In the early 1980s, deciding to come out at work could limit, and in some cases, end your career. I knew this could be the case for me, and still, I decided to do so during my 16-week probationary period in March 1982.
I started my corporate career on January 11, 1982, with Prudential Insurance Company in a satellite office in Sugar Land, Texas. The first twelve weeks of employment found me in a technical training class. I felt the pressure to do well and follow all of the requirements placed upon me, mainly to avoid termination during my initial four months.
One afternoon, when I was on a break, I went to the mailroom, where the receptionist was answering the phone. When I walked in, behind her, she hung up the phone and told her co-workers, “Phil’s boyfriend is calling for him.” No one said anything.
I told her that I was gay and that I preferred the term “partner,” instead of “boyfriend.” She looked surprised and told me that she would do that, again, going forward.
Before I left the mail room to return to class, I asked the others if they had any questions for me. None of them did. I started to leave the mailroom, afraid of losing my job. I went, directly, to the training coordinator and asked to speak with her in private.
After we went into her office, I told her that I had just come out in the mailroom to my co-workers. I asked her if I was going to be terminated, as a result. She assured me that would not happen.
Within a couple of days, the entire office found out that I had outed myself. What happened, next, reassured me: the majority of the office staff was supportive and accepting. In fact, the manager met with me and explained that my job was definitely not in jeopardy. In fact, many looked upon me as one of the top performers in the class.
I worked for Prudential Insurance for the next 18 years in a variety of roles, most leading to one promotion or another. A highlight of my career with the company happened when I made “Employee of the Month” on two separate occasions. This brought with it national recognition and time with the senior executive leaders. While I worked in numerous offices throughout my tenure at Prudential, I never encountered any discrimination.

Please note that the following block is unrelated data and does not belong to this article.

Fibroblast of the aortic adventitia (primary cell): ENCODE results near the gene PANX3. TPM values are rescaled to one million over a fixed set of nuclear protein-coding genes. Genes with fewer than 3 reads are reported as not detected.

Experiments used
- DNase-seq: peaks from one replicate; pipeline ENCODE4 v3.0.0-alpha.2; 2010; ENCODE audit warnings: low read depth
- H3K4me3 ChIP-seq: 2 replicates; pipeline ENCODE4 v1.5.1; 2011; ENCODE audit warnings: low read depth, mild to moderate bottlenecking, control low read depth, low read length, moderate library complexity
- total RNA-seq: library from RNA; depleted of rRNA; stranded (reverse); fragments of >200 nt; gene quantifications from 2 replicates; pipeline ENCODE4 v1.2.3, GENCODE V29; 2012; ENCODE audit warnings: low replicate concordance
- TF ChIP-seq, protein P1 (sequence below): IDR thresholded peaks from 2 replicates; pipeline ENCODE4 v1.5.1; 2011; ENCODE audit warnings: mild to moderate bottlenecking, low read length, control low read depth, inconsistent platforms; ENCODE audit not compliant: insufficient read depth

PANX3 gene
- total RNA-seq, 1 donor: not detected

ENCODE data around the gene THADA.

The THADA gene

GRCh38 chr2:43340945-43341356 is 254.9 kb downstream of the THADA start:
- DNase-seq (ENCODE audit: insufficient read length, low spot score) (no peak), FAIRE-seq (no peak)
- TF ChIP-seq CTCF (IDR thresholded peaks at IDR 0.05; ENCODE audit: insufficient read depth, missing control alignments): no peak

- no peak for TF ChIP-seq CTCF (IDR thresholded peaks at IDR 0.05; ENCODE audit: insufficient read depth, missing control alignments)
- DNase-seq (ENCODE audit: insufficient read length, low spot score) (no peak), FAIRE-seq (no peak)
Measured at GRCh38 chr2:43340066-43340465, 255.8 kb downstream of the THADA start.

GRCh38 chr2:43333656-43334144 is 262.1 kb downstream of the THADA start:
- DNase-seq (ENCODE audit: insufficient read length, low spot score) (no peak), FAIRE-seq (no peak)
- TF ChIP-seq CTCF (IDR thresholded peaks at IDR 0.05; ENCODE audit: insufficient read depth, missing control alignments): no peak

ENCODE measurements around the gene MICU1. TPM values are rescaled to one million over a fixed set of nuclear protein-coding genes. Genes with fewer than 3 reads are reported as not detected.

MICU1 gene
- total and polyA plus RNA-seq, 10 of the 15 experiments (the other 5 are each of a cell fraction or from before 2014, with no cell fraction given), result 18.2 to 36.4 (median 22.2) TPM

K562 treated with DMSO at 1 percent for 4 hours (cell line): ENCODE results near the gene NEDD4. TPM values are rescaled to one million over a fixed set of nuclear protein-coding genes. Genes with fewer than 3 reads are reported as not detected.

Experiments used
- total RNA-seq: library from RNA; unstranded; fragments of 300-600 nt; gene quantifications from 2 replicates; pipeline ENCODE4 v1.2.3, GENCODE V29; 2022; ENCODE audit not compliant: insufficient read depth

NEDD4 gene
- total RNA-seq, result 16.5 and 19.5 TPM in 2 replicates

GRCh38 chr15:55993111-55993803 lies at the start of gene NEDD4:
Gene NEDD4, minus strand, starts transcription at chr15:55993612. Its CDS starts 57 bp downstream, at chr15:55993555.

After Humana recruited me in 2000, I came out during the interviewing process. When I was introduced to the senior executives, less than two months into the job, the conversation turned personal and I disclosed my sexual orientation. It was a “normal” conversation with no negative consequences, thankfully.
By the time I started working with Accenture in 2008, I had been out for the first 26 years of my career. I had made the decision to stop coming out, somewhere along the way, and it served me well. By that time I had found my “sweet spot,” professionally.
In 2017, my stint in the corporate world ended with a significant number of achievements, which included working within two industries for five Fortune 100 companies in 20 countries on four continents. One of the things that I was most proud of was being an out gay man for the entire 35 years of my career. My decision to present my authentic-self didn’t limit my career nor did it result in any terminations.
The three reasons that I came out were rooted in the mindfulness of my youth. Because of it, I learned, early on, to live my values in every life experience.
I had no choice but to live, authentically and with integrity. I learned from my mother the importance of being honest. There was no way around it. I also developed my moral compass because of my mom, a single parent, who raised my three sisters and me. Her work ethic and compassion for others were—are–the cornerstones of my value system. I know I have made her proud, which is one of my biggest life-accomplishments.
I was confident that when I came out, no one would ever be able to use it against me. No one would sabotage my career. In fact, I knew that no one could do anything to me, as long as I kept no secrets. I was fortunate to work with some of the most amazing people from around the world. They did not see my being gay as an issue–professional or otherwise.
I realized early on in my career that there were no gay roles models for me to look up to. In the 1990s, when the first Employee Resource Groups started forming, I jumped in. As a founding member of the LGBT ERGs at several of the companies I worked with, I attended three Out & Equal Conferences.
When it comes right down to it, I came out so I could live a life that was organic and unadulterated. I set out to make being gay a non-issue in my career, which I accomplished. I imagined a time when being out would benefit others and come at no sacrifice.
Writing this article for others to read fills me with gratitude. Hopefully, it motivates and inspires them to fulfill their professional goals and dreams. My journey is unique to me; however, I feel it has components that others may connect to or face in the future. I set the intention for this article to support them in making the best decisions for themselves and their careers.
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